Cabo Pulmo, Mexico

 

Cabo Pulmo National Park in Baja California Sur is a model of success worldwide, recognised for the health of its ecosystems. In 1995, it was declared as a Natural Protected Area, covering 7,111.111 hectares, and in 2005 the Park joined the “Islands and Protected Areas of the Gulf of California”.

Communities are the driving force of Whale Heritage Sites and the local community in Cabo Pulmo has already played a fundamental role in transforming Cabo Pulmo from a place heavily impacted by fishing to one that is a model of sustainable tourism in the diving and freediving sector.

Cabo Pulmo has one of the richest diversity of whale and dolphin species in Mexico. It is home to Minke whales, Blue whales, Beaked whales, Orcas, as well as Melon-Headed whales, Rough-Toothed dolphins, Risso’s dolphins, Common dolphins, Spinner dolphins, Fraser’s dolphins, and many more. These waters are also recognised as a critical breeding habitat for Humpback whales. A vast range of other marine species can also be found in this area, including hermatypic corals, marine invertebrates and more than 40 species of concern, including five species of sea turtles.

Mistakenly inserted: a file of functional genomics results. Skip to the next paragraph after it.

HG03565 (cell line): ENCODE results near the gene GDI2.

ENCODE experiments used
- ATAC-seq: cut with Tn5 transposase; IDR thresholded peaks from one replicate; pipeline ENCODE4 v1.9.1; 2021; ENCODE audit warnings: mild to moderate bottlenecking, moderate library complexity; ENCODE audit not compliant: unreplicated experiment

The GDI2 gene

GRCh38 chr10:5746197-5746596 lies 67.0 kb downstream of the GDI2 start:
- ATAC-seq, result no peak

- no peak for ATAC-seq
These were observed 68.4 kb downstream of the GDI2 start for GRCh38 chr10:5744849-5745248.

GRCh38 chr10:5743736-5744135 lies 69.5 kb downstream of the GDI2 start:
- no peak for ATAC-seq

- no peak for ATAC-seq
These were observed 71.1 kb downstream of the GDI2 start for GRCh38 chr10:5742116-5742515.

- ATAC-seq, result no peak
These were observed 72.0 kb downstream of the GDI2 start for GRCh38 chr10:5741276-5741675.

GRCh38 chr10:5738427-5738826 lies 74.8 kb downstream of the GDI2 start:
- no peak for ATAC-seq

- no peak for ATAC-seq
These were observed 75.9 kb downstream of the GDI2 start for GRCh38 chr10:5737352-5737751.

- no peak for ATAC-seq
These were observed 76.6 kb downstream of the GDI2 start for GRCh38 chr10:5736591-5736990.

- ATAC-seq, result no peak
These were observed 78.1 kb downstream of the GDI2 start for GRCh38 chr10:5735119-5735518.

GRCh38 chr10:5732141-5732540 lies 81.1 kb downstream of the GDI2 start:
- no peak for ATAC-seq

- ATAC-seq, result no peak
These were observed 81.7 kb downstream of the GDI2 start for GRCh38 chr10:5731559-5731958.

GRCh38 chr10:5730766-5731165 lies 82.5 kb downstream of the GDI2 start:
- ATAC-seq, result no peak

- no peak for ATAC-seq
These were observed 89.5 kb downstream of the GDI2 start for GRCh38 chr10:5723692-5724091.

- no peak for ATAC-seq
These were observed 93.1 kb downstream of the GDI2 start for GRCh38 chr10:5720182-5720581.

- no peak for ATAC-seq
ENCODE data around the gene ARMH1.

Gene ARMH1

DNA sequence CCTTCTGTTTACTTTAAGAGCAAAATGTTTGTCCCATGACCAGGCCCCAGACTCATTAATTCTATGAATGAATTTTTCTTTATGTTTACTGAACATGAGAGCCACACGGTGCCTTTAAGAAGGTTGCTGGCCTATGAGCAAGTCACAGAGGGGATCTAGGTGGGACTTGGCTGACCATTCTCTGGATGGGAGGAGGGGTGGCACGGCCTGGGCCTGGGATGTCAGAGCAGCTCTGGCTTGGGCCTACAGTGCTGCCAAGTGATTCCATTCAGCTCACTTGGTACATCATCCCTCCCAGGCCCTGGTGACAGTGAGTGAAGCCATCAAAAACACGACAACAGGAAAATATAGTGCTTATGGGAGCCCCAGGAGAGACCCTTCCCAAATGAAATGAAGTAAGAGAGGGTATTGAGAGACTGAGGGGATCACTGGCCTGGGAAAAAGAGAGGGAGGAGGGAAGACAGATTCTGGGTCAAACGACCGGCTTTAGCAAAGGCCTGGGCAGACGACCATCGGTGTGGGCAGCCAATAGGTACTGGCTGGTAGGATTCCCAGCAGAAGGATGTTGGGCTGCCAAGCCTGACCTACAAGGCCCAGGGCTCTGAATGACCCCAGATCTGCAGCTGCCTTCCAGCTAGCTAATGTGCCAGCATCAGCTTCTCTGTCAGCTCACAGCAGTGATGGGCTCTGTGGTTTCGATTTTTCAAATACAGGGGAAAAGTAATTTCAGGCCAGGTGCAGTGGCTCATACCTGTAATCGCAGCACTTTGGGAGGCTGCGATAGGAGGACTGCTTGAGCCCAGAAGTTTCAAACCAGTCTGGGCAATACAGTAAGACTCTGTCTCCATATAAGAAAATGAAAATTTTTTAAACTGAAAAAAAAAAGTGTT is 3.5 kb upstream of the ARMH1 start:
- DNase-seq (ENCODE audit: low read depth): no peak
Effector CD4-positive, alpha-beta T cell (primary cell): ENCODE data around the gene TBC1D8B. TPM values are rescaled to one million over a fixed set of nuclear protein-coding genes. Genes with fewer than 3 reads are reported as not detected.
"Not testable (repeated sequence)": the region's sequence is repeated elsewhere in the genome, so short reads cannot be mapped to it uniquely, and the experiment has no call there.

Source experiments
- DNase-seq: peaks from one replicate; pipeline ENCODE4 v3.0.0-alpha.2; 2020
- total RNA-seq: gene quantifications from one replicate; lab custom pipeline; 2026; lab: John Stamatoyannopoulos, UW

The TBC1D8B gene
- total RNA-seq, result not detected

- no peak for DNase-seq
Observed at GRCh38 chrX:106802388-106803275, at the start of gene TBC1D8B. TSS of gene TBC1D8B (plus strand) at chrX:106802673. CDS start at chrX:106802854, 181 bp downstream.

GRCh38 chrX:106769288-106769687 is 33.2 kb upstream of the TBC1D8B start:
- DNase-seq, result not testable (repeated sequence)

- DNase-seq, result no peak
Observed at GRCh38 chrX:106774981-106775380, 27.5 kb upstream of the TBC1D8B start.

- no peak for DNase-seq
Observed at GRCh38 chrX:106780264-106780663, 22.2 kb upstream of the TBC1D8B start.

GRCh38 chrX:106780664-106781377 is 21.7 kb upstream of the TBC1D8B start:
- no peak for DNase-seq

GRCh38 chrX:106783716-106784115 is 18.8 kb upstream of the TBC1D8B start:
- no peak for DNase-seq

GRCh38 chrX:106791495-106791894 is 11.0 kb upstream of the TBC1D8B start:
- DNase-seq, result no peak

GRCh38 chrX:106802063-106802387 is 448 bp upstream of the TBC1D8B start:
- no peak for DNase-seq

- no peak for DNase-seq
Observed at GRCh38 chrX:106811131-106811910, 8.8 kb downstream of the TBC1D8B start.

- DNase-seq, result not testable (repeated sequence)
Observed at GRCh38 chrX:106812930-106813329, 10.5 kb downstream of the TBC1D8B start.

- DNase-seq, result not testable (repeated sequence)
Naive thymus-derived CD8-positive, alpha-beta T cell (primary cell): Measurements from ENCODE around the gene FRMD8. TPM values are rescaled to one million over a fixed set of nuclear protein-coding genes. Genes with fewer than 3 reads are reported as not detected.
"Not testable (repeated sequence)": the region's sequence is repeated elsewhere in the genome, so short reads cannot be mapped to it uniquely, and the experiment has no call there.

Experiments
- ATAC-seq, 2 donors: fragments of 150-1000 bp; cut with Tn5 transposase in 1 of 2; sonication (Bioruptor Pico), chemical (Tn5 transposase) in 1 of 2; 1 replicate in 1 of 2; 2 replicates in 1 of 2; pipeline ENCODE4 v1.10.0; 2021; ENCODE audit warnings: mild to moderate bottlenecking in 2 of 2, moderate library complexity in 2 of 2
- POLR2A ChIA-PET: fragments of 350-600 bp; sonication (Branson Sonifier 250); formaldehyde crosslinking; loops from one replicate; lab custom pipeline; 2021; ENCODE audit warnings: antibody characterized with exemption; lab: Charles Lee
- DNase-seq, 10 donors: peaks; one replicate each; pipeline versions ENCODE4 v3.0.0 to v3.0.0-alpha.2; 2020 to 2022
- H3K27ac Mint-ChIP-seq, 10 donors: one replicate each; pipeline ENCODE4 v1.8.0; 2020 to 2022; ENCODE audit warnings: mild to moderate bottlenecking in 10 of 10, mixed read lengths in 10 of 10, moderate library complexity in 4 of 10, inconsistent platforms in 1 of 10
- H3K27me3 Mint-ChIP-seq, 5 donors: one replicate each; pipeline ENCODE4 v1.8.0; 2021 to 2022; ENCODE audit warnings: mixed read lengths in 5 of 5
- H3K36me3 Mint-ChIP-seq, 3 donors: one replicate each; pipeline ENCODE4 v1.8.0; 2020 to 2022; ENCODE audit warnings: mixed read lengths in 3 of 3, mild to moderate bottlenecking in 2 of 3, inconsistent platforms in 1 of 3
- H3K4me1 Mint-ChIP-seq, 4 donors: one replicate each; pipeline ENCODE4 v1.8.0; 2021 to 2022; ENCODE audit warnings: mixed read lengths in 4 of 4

The Cabo Pulmo stakeholders continue their collaborative commitment to responsible tourism and their critical work to unify scientists, federal governments, tourist operators and the wider community, to raise awareness for the conservation of cetaceans and develop sustainable tourism.

 

Photos credit: Cecilia Ruiz and Katia Silva

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